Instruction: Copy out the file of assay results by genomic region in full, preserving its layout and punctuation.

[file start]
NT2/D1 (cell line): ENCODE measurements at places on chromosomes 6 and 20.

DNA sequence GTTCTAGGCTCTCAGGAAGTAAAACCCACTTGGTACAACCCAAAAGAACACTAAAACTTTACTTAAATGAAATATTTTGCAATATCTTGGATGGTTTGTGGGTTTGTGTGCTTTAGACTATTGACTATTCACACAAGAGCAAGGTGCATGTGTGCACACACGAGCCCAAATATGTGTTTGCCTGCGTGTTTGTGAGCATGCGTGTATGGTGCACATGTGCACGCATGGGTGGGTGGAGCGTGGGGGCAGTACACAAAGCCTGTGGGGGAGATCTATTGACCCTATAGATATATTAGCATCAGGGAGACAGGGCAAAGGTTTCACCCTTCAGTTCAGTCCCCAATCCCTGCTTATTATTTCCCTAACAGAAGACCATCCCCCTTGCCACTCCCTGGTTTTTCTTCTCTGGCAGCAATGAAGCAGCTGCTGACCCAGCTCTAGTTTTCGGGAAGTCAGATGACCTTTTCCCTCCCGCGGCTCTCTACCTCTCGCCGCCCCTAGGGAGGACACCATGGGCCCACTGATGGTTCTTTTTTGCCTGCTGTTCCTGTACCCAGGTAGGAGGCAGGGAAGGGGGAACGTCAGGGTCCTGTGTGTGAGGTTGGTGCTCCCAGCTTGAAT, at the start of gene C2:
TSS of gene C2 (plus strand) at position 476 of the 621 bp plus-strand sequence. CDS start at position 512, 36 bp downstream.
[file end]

NT2/D1 (cell line): ENCODE measurements at places on chromosomes 6 and 20.

DNA sequence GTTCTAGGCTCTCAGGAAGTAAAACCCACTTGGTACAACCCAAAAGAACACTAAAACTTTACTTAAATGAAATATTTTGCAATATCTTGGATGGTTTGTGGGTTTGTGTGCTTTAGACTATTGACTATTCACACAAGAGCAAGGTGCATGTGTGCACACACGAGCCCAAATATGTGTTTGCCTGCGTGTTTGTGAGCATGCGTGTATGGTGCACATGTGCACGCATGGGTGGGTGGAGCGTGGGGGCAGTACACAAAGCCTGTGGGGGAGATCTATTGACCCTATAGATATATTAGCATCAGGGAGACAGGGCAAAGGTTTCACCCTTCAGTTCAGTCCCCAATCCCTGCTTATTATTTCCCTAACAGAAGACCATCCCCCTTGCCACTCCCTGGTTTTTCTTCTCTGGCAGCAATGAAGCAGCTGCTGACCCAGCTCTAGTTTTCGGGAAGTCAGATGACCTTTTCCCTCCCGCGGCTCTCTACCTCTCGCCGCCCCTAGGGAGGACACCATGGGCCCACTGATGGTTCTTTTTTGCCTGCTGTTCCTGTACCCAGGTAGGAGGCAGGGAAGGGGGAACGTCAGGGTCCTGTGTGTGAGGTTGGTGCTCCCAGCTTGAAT, at the start of gene C2:
TSS of gene C2 (plus strand) at position 476 of the 621 bp plus-strand sequence. CDS start at position 512, 36 bp downstream.